Did you notice how I snuck the superfoody thing in the title there? I'm hoping I can get it past the Eco Sis medical radar by not implying it has actual superfood qualities :) I seem to have got a bit stuck on quinoa in my foray into new and nutritious ingredients, but it's because I was so surprised and taken with it. I had just never imagined any food could have that degree of 'sproing' to it. Also I have a bad habit of wanting to rush out and buy new ingredients whenever I read a new recipe, and I'm trying to keep it in check for the sake of our cupboards not being Scientist booby-traps.
Even though there is rain falling from the sky in sheets as I type, I am really enjoying the long light evenings we're having now. I feel so much more lively when the dark isn't closing in mid-afternoon, and it's lovely to sit and chat as we cook dinner with the curtains still open and a nice view of our 'verdant' (The Scientist's word) 'completely wild' (my word) garden. It also makes me much more inclined to based meals on salads, and I've been trying out some new fruity ones. I've already written about the strawberry, mushroom and poppyseed one, and we had a pear and watercress one after we went to the Alfresford watercress festival. This time I gave a Veganomicon quinoa and mango one a go, after seeing some reduced mangoes in Tesco (I'm still a bit dubious about this policy of buying more exotic fruits if they're otherwise going to be thrown away - I am still supporting Tesco selling them, after all, and that's the only feedback mechanism they care about... and while I think about it, the quinoa and black beans were hardly local. Sigh. Bad ethical salad.)
So the salad's ethics may not have been great, but it did taste very nice. Isa and Terry, the inimitable authors of the book, point out that it's really just a mix of quinoa, a vegetable, some beans and a fruit, so I felt fairly confident that I wouldn't be ruining it by using asparagus (British, thankfully, clawing back some eco-credibility) instead of pepper. Apart from that I pretty much stuck to the recipe, although I used hemp oil instead of grapeseed, and cut back on the quantity. The nicest things about this salad are its freshness (from the mango) and the range of textures - sproing from the quinoa, softness from the mango and crunch from the asparagus (which I steamed lightly in the microwave and then cooled). I halved the recipe but there was loads left. We ate it with orange-marinaded tofu (based on the Veganomicon tangerine baked tofu) which was also wonderful, and got the carnivore thumbs up, too.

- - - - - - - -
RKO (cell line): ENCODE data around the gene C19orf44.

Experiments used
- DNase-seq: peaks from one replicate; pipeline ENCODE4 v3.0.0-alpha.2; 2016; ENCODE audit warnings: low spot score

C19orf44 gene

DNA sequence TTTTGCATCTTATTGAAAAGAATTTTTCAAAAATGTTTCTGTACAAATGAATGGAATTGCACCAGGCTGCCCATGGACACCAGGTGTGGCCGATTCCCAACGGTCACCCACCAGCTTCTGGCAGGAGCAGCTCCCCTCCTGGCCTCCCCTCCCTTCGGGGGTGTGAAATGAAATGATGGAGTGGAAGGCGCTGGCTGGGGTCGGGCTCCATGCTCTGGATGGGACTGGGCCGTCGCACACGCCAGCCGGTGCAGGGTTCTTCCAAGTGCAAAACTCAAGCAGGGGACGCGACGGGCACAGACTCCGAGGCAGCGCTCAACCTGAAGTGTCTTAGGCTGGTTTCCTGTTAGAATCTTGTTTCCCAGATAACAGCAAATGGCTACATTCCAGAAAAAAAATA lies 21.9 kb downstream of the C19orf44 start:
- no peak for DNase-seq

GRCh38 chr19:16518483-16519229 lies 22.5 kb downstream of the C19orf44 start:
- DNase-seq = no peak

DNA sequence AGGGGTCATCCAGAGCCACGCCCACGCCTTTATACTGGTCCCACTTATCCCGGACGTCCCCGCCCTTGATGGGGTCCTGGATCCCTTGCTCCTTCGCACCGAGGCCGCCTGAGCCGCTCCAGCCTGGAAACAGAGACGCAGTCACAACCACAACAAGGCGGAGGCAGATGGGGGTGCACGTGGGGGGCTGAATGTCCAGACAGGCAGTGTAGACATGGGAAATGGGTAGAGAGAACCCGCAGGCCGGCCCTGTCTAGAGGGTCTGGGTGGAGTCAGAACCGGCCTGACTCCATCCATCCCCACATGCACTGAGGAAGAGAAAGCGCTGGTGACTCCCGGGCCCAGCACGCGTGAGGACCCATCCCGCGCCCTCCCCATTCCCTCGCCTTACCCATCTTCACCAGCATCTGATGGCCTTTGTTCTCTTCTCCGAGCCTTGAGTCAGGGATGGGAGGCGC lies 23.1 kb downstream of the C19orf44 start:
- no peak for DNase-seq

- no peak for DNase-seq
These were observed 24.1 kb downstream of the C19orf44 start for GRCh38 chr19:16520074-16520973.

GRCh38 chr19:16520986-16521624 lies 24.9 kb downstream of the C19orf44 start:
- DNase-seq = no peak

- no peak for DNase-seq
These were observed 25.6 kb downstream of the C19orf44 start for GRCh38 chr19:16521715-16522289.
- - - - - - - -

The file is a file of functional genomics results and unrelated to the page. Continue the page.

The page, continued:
I accidentally cooked far too much quinoa though, and am now in a dither as to whether to turn it into the Veganomicon quinoa and almond muffins which I've wanted to try for a bit, but which use milk of which we don't have much left and we're going on holiday tomorrow. Or, to make some quinoa and bean croquettes using the leftover black beans from the salad, and freeze them. I'm off to fret about that for a while now, and if I don't get round to posting about our 'pick of the fridge' inventiveness to use up everything else before we go on holiday, I'll be back in a week. We're going to Ireland, so expect soda bread, champ and boxty galore on our return.
Quinoa salad with black beans and mango (aka sproing salad) (from Veganomicon)
Serves 4 to 6
1 mango, peeled and cut into small dice
1 red bell pepper, seeded and diced as small as you can get it [I used lightly steamed and cooled asparagus]
1 cup chopped spring onions
1 cup fresh coriander [I thought we had some but we didn't so I had to use dried]
2 tbsp red wine vinegar
2 tbsp grapeseed oil [I used hemp oil and halved it]
1/4 tsp salt
2 cups cooked quinoa (this is 1 cup dried cooked in 2 cups water for about 15 mins until water has been absorbed)
1 can black beans, drained and rinsed
a few leaves of lettuce for garnish [I added quite a bit of lettuce]
Combine the mango, peppers, spring onions and coriander in a mixing bowl. Add the red wine vinegar, oil and salt and stir to combine. Add the quinoa and stir until everything is well incorporated. Fold in the black beans. You can serve immediately or leave to sit for a bit for the flavours to meld. To serve, place a few leaves of lettuce on a plate and scoop some salad on the top. This tastes good chilled and is even better at room temperature.